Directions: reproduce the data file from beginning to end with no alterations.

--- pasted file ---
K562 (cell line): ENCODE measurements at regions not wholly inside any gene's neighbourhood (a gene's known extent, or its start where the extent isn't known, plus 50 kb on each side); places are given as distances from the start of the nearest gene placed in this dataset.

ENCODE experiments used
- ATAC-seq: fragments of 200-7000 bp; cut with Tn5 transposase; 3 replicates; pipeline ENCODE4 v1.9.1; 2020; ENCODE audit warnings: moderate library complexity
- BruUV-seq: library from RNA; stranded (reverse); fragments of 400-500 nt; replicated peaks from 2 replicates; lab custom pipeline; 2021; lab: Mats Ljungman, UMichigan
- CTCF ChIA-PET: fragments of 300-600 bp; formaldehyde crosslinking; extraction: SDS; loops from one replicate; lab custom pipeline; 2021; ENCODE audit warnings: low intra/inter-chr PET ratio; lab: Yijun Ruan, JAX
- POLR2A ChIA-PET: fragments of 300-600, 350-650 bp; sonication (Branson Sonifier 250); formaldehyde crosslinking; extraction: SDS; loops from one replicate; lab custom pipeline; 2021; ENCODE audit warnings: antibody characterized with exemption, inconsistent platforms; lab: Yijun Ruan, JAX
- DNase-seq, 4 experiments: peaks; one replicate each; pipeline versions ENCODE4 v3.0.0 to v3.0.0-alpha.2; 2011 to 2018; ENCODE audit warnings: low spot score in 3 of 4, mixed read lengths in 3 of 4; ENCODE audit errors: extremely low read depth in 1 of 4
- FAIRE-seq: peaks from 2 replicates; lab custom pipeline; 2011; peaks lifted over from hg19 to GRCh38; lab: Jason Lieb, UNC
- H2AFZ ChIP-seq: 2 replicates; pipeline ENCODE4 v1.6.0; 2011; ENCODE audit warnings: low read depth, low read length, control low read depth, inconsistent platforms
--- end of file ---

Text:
K562 (cell line): ENCODE measurements at regions not wholly inside any gene's neighbourhood (a gene's known extent, or its start where the extent isn't known, plus 50 kb on each side); places are given as distances from the start of the nearest gene placed in this dataset.

ENCODE experiments used
- ATAC-seq: fragments of 200-7000 bp; cut with Tn5 transposase; 3 replicates; pipeline ENCODE4 v1.9.1; 2020; ENCODE audit warnings: moderate library complexity
- BruUV-seq: library from RNA; stranded (reverse); fragments of 400-500 nt; replicated peaks from 2 replicates; lab custom pipeline; 2021; lab: Mats Ljungman, UMichigan
- CTCF ChIA-PET: fragments of 300-600 bp; formaldehyde crosslinking; extraction: SDS; loops from one replicate; lab custom pipeline; 2021; ENCODE audit warnings: low intra/inter-chr PET ratio; lab: Yijun Ruan, JAX
- POLR2A ChIA-PET: fragments of 300-600, 350-650 bp; sonication (Branson Sonifier 250); formaldehyde crosslinking; extraction: SDS; loops from one replicate; lab custom pipeline; 2021; ENCODE audit warnings: antibody characterized with exemption, inconsistent platforms; lab: Yijun Ruan, JAX
- DNase-seq, 4 experiments: peaks; one replicate each; pipeline versions ENCODE4 v3.0.0 to v3.0.0-alpha.2; 2011 to 2018; ENCODE audit warnings: low spot score in 3 of 4, mixed read lengths in 3 of 4; ENCODE audit errors: extremely low read depth in 1 of 4
- FAIRE-seq: peaks from 2 replicates; lab custom pipeline; 2011; peaks lifted over from hg19 to GRCh38; lab: Jason Lieb, UNC
- H2AFZ ChIP-seq: 2 replicates; pipeline ENCODE4 v1.6.0; 2011; ENCODE audit warnings: low read depth, low read length, control low read depth, inconsistent platforms